Democrats currently control the Senate by the narrowest of margins, and as the midterm election draws closer, the party is trying to shore up its control of the upper chamber of Congress by picking up new seats, although polls show that will likely be an uphill battle.
The current Senate has 50 Republicans, 48 Democrats and two independents that caucus with the Democrats. As Vice President Kamala Harris is able to cast tiebreaking votes in the evenly split legislative chamber, Democrats hold the slimmest possible edge.
When voters go to the polls across the country in a little less than five months, 35 Senate seats will be up for grabs. Of these, 14 are held by Democrats and 21 by Republicans. With no margin of comfort, Democrats cannot lose even one seat and maintain their power in the Senate. At the same time, most of these seats are considered safe, as they are held by incumbents in states that generally lean strongly in favor of their respective political parties.
Four seats currently held by the GOP are believed by analysts to be at least somewhat competitive. But Democrats are generally seen as more likely to lose seats than gain in November—given national polling data, President Joe Biden‘s low approval rating and recent historical precedent.
Despite the difficulties, Democrats are expected to fight hard to flip four Senate seats in Ohio, North Carolina, Pennsylvania and Wisconsin.
Republican Rob Portman decided not to seek reelection, leaving a wide-open race. Although Republicans have done well in Ohio’s recent elections, its other senator is Democrat Sherrod Brown. Barack Obama also won there in 2008 and 2012.
Republican J.D. Vance, an Ivy League-educated venture capitalist best known for his memoir Hillbilly Elegy, will face off against Democratic Representative Tim Ryan. Polls currently show a close race.
Polling carried out by Suffolk University/USA Today from May 22 to 24 had Ryan down by a little more than 2 points. The Republican had support from 41.6 percent of likely voters compared to 39.5 percent who backed the Democrat. Meanwhile, 16.8 percent of likely Ohioan voters said they were undecided. The poll surveyed 500 likely voters with a margin of error of plus or minus 4.4 percentage points.
A larger late April poll conducted by GrowProgress, sponsored by Innovation Ohio, found Ryan narrowly leading. Ryan had the support of 43 percent of registered voters compared to 41 percent for Vance. An additional 15 percent of respondents said they didn’t know who they would vote for or if they would support someone else. The poll surveyed 2,000 registered Ohio voters. It had a margin of error of plus or minus 2.5 percent.
Like Portman in Ohio, GOP Senator Richard Burr is not seeking reelection in North Carolina. Democrat Cheri Beasley, the former chief justice of North Carolina’s Supreme Court, hopes to defeat Republican Representative Ted Budd to flip Burr’s seat.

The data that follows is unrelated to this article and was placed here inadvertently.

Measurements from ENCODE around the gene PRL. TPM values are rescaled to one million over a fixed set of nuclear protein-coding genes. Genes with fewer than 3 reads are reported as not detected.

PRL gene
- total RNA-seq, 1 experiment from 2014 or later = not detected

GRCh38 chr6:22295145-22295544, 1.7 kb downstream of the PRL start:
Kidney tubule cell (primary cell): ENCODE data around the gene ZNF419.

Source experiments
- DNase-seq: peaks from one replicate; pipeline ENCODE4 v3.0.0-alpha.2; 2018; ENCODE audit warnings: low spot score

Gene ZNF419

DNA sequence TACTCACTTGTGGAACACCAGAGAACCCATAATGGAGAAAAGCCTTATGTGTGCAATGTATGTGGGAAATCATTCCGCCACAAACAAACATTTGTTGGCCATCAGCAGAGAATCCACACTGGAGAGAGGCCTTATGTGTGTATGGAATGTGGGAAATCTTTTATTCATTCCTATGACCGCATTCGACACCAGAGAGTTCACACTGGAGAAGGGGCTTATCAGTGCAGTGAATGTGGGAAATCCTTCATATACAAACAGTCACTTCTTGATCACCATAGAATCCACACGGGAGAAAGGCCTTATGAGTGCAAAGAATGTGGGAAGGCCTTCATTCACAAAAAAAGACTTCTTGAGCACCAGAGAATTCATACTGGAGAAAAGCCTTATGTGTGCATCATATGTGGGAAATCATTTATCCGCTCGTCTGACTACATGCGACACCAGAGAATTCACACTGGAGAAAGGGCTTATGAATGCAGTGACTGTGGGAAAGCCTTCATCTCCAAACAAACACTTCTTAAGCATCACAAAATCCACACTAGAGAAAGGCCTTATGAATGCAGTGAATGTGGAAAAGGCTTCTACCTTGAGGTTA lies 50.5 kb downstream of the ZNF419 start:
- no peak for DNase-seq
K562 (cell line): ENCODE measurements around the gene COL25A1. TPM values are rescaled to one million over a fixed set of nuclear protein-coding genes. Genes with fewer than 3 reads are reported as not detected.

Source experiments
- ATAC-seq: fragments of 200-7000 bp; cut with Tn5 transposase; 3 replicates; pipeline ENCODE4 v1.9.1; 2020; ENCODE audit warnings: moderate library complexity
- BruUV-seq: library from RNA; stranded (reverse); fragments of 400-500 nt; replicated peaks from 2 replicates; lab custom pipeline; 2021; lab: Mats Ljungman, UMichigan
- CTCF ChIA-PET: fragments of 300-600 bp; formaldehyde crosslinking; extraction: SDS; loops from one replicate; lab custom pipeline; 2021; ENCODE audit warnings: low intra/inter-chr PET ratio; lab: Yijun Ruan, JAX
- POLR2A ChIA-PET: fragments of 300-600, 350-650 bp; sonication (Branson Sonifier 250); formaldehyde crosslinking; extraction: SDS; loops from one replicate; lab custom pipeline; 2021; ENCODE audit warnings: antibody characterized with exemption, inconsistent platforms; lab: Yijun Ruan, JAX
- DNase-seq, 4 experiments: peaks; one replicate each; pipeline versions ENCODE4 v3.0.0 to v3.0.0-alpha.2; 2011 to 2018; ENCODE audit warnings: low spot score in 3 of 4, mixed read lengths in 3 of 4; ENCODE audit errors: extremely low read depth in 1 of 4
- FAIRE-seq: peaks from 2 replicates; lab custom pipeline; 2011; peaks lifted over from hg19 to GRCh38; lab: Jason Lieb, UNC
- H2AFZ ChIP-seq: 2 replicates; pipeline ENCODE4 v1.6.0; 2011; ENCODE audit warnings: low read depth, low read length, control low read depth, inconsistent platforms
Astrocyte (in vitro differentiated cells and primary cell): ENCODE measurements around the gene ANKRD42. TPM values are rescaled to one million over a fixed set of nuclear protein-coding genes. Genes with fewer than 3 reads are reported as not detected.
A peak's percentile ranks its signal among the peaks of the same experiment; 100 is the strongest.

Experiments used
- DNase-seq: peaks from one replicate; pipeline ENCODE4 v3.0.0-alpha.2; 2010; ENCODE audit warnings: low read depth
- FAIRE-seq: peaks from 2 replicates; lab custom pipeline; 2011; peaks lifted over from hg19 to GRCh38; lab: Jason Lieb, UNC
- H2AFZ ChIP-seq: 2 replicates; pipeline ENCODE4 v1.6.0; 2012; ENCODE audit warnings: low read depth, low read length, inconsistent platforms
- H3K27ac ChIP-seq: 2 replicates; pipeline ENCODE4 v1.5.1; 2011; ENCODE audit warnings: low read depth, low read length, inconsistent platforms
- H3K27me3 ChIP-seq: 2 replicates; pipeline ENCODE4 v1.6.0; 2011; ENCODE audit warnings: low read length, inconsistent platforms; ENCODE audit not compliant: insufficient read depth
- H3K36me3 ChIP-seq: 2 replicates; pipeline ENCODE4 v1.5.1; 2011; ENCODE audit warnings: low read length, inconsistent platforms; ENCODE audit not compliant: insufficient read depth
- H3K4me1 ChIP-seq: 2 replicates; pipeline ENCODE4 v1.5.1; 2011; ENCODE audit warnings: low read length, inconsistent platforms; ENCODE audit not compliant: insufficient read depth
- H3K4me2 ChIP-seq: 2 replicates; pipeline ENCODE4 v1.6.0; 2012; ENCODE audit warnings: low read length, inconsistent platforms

Recent polling shows a relatively close race, although Budd appears favored to win. Surveys of likely North Carolina voters conducted in May by Cygnal and Meeting Street showed Beasley down by just 2 percent and 1 percent, respectively.
In the Cygnal poll, Beasley was at 42 percent and Budd 44, with 14 percent undecided or planning to support someone else. The Meeting Street survey had the Democrat at 43 percent and the GOP contender at 44, with 13 percent undecided or planning to support a different candidate. Both polls had margins of error of plus or minus 4 points.
An Emerson College poll from May showed Beasley down by 7 points. She was supported by 41 percent of likely voters compared to 48 percent for Budd. The survey included 1,000 respondents and had a margin of error of plus or minus 3 points.
Again in Pennsylvania, the incumbent GOP senator, Pat Toomey, decided not to seek another term. Democratic Lieutenant Governor John Fetterman will face off against Republican Mehmet Oz, a physician and popular television personality.
Polling has been sparse for the race thus far. One survey in December—before the primaries—showed Fetterman narrowly ahead of Oz. The poll of likely voters, conducted by Data for Progress, had Fetterman at 44 percent and Oz at 42. An additional 14 percent were undecided or planned to back someone else. The survey had a margin of error of plus or minus 4 points and included 581 respondents.
Notably, Biden won in Pennsylvania by about 1.2 percent in 2020. Although Trump narrowly carried the state in 2016, Democrats previously won there in every presidential election going back to 1992. Pennsylvania’s other current senator, Bob Casey Jr., is a Democrat.
Republican Senator Ron Johnson announced in January that he would seek a third time, despite previously pledging to serve only two. Wisconsin went for Biden in 2020, and the state’s governor and other senator are Democrats. As a result, the party believes it has a good shot at flipping the seat in November.
Wisconsin’s primary won’t be held until August, so it’s still unclear which Democrat will face Johnson. Polling carried out by Marquette Law School in April and February showed that Wisconsin Lieutenant Governor Mandela Brown was leading among Democratic hopefuls.
A survey carried out by Morning Consult in December showed Johnson’s approval rating with Wisconsin voters was underwater by double digits. Only 36 percent of voters said they approved of Johnson, while a slim majority (51 percent) said they disapproved. The survey had a margin of error of plus or minus 3 percent and included 2,517 registered Wisconsin voters.
The April poll by Marquette Law School found similar results. Again, only 36 percent of Wisconsin’s registered voters had a favorable view of Johnson, while 46 percent said they held an unfavorable view. Wisconsin’s other senator, Democrat Tammy Baldwin, was favored by 43 percent of voters compared to 36 percent who viewed her unfavorably.